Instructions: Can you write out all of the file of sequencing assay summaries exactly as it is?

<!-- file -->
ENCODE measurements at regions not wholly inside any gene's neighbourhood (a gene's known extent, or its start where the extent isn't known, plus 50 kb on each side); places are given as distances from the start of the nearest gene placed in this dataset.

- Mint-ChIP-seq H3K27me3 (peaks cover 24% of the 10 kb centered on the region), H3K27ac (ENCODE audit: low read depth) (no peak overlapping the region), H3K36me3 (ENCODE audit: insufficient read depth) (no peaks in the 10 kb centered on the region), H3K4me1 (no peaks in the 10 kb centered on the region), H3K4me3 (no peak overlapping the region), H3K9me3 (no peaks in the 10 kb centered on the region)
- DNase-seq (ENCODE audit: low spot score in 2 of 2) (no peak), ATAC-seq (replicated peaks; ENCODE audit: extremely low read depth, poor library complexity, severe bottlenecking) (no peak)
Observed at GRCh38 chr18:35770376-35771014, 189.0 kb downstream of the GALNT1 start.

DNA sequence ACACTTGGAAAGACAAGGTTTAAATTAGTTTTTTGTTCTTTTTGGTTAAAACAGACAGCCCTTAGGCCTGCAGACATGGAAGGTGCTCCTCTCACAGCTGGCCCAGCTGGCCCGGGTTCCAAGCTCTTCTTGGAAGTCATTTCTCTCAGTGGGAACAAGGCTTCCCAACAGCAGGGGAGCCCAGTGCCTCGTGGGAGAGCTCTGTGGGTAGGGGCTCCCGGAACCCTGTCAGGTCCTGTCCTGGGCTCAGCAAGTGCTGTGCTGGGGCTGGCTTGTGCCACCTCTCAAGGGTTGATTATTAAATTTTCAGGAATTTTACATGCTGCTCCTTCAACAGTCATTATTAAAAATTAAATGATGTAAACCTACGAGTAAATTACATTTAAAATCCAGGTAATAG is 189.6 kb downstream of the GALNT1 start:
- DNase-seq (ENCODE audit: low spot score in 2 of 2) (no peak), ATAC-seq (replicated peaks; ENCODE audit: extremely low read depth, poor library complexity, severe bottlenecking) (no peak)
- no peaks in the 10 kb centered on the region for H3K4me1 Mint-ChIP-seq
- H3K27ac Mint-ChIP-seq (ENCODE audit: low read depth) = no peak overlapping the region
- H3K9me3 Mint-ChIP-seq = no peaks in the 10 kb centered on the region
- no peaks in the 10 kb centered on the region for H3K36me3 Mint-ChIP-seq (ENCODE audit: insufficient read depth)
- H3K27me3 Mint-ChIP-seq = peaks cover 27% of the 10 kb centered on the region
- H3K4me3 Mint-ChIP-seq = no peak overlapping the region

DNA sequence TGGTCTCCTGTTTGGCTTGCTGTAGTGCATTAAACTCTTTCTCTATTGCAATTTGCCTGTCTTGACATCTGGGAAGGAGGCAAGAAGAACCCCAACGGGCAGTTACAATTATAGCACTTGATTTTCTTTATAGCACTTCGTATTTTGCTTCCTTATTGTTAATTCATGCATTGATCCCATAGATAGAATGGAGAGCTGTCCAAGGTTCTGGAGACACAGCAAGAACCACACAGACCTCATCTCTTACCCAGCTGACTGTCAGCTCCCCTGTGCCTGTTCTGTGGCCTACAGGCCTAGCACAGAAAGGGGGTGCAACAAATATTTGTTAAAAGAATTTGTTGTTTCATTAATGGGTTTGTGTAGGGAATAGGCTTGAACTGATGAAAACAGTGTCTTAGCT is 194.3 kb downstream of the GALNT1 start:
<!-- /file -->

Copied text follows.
ENCODE measurements at regions not wholly inside any gene's neighbourhood (a gene's known extent, or its start where the extent isn't known, plus 50 kb on each side); places are given as distances from the start of the nearest gene placed in this dataset.

- Mint-ChIP-seq H3K27me3 (peaks cover 24% of the 10 kb centered on the region), H3K27ac (ENCODE audit: low read depth) (no peak overlapping the region), H3K36me3 (ENCODE audit: insufficient read depth) (no peaks in the 10 kb centered on the region), H3K4me1 (no peaks in the 10 kb centered on the region), H3K4me3 (no peak overlapping the region), H3K9me3 (no peaks in the 10 kb centered on the region)
- DNase-seq (ENCODE audit: low spot score in 2 of 2) (no peak), ATAC-seq (replicated peaks; ENCODE audit: extremely low read depth, poor library complexity, severe bottlenecking) (no peak)
Observed at GRCh38 chr18:35770376-35771014, 189.0 kb downstream of the GALNT1 start.

DNA sequence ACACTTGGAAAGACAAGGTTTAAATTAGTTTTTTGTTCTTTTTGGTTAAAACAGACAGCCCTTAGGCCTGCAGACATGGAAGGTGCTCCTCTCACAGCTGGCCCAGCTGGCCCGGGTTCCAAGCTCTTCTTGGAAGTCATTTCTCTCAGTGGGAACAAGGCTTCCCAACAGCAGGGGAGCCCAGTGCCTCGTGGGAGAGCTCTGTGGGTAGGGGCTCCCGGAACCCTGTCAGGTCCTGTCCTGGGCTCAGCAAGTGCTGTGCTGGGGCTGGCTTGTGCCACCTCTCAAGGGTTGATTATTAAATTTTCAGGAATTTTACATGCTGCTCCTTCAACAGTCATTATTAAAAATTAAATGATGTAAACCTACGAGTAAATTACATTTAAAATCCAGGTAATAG is 189.6 kb downstream of the GALNT1 start:
- DNase-seq (ENCODE audit: low spot score in 2 of 2) (no peak), ATAC-seq (replicated peaks; ENCODE audit: extremely low read depth, poor library complexity, severe bottlenecking) (no peak)
- no peaks in the 10 kb centered on the region for H3K4me1 Mint-ChIP-seq
- H3K27ac Mint-ChIP-seq (ENCODE audit: low read depth) = no peak overlapping the region
- H3K9me3 Mint-ChIP-seq = no peaks in the 10 kb centered on the region
- no peaks in the 10 kb centered on the region for H3K36me3 Mint-ChIP-seq (ENCODE audit: insufficient read depth)
- H3K27me3 Mint-ChIP-seq = peaks cover 27% of the 10 kb centered on the region
- H3K4me3 Mint-ChIP-seq = no peak overlapping the region

DNA sequence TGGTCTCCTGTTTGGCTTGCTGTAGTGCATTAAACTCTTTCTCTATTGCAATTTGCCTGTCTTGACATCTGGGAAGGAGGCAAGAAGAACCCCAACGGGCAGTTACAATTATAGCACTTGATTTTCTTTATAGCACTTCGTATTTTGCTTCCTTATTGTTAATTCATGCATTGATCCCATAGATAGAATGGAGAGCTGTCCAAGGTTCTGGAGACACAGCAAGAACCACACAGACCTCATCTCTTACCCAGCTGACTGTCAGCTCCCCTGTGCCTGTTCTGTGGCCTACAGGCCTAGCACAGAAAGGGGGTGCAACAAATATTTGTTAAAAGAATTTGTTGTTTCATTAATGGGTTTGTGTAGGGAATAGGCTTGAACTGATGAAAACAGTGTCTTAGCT is 194.3 kb downstream of the GALNT1 start: